Green Still Seen As Just
One More (Unnecessary) Cost
By Ernest Kao
Many mills are slowly losing interest in sustainability, in part because the concept has become too expensive and too vague.
“We are not seeing much progress [in sustainability] because there are no incentives to improve,” said K.P Wong, manager at Tai Hing Cotton Mill. “Any talk about green means increasing costs but at the moment everyone is facing difficulties trying to reduce costs, and of course prices.”
Upstream suppliers working on hair thin margins often don’t have much choice. Buyers are demanding more sustainable manufacturing processes to meet requirements from their retail customers. There are three key problems impeding the proliferation of more sustainable practices within the textile industry. To begin with, nobody is prepared to pay.
Bing Cheung, managing director of San Yang Textile Hong Kong said he had enough on his plate right now without having to think about anything else. “Sustainability is not a main concern for us right now, mainly because we do fine count cotton yarns which can’t incorporate materials like recycled or organic cotton, but also because commodity prices are increasing while yarn/fabric prices are declining…margins are really getting squeezed I don’t know how it will play out in the future but I have to find ways of surviving this year first,” he said.
What Does Green Really Mean?
Secondly, merchandisers themselves do not know or don’t want to know what sustainability is and are reluctant to do anything serious about it other than requesting the standard testing certifications or “green labeling”.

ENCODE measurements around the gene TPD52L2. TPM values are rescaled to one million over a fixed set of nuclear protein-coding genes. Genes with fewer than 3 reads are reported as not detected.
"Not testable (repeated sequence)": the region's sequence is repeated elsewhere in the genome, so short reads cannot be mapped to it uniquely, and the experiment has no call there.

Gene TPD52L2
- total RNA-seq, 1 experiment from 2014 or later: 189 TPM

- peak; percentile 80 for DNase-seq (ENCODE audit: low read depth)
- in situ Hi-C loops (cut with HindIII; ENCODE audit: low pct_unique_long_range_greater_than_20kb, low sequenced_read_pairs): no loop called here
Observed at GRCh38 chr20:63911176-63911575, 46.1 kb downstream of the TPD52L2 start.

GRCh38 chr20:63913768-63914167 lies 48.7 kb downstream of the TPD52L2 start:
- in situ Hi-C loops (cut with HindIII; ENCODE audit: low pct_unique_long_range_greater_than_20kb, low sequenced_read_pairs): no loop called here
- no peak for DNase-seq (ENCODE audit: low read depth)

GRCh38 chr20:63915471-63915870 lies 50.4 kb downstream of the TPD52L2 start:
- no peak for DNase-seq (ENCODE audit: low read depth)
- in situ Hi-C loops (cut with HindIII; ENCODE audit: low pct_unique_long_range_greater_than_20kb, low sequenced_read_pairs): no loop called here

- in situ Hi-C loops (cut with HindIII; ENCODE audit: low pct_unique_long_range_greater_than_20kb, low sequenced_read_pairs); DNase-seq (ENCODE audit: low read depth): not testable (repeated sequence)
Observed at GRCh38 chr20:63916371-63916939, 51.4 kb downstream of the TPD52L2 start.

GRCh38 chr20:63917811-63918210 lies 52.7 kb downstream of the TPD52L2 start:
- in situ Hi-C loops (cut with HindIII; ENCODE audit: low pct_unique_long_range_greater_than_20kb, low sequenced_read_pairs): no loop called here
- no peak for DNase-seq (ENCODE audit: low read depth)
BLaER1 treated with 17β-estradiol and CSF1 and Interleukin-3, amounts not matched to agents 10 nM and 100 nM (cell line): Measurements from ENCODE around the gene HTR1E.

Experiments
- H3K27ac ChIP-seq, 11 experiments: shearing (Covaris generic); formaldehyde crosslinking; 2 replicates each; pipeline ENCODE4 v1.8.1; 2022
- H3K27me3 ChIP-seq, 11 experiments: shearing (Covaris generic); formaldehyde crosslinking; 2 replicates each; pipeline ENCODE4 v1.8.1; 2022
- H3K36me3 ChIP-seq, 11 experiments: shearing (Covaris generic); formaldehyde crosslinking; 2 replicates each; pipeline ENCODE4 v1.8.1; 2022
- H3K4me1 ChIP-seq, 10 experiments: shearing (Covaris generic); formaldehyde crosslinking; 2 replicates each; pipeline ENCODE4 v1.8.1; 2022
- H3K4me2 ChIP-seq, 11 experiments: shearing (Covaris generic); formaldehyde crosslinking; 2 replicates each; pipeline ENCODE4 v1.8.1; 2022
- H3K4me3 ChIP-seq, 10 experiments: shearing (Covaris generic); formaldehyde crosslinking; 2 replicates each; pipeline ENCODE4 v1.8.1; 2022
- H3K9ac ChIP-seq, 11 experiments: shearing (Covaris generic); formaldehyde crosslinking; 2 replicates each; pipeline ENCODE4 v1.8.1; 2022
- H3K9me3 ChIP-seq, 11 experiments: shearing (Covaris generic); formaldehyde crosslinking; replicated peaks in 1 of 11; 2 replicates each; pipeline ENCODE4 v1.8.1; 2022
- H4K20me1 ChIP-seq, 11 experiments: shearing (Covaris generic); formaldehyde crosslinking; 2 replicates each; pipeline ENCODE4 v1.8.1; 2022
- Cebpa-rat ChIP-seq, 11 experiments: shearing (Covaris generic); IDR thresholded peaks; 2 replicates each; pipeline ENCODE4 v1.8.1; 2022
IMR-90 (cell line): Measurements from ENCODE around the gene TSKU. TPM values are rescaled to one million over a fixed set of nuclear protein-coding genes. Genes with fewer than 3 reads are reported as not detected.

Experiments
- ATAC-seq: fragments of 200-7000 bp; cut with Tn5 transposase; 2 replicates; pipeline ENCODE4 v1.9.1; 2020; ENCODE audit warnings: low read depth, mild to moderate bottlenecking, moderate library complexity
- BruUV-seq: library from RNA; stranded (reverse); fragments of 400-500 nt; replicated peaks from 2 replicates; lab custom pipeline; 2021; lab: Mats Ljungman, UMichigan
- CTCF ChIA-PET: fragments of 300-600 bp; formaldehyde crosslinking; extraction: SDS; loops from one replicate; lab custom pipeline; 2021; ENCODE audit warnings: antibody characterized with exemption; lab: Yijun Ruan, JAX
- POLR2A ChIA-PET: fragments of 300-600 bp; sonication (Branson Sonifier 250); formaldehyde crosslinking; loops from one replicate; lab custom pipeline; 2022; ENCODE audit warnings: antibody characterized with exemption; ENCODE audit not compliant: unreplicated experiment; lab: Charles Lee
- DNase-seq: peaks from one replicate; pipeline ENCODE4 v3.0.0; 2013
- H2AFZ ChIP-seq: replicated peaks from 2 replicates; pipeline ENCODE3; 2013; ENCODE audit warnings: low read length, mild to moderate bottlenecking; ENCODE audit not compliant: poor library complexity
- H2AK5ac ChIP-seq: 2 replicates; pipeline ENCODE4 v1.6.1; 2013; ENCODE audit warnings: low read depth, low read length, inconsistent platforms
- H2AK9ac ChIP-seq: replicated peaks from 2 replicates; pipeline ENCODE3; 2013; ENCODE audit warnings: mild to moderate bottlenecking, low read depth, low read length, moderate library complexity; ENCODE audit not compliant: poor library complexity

“For most retailers, ‘green’ and novelty are just window dressing.”
The manipulation of green labeling was seen at the July Hong Kong Fashion Week. Select exhibitors had special “green solutions provider” signage placed at the top of their booths. When asked about the sign, Isaac Abittan, of knitwear manufacturer New Point Enterprises, told Inside Fashion that he didn’t really know, nor was he interested. He said the sign was given to his company simply because they tested their products for harmful substances.
“To be honest, it’s all hype,” said Mr. Abittan. “Even if customers are willing to pay for this stuff, we really need to start asking if it’s actually better?”
Allen Chan of Bluefarm Textiles agreed, saying that customers were increasingly asking, “What’s the point of paying more for [sustainable textiles]?” His company offers a range of eco-friendly fabrics but he admitted, “For most retailers, ‘green’ and novelty are just window dressing.”
“Mills do not care too much about sustainability right now, a least not at my mill,” said Raymond Lau, director of Mou Fung Textiles. “My opinion is that it’s usually just some new standard or label which companies are driving as a marketing scheme to boost profits and attract customers. Merchandisers rarely know what sustainability really means.”
Organic and Recycled Challenges
Skeptics say there is a big disconnect between the marketing of “sustainable” products and their actual benefits.
“Organic doesn’t even necessarily equate with ‘good’, in some cases it might actually be worse. Look at what happened to the vegetables in Europe recently (referring to the spate of E.Coli tainted vegetables in Germany),” said Mr. Lau.
“At a time where organic cotton costs 10 percent more but buyers are only willing to pay 10 percent less, it is clearly a business model which doesn’t work,” said a managing director from a large buying office who requested not to be named.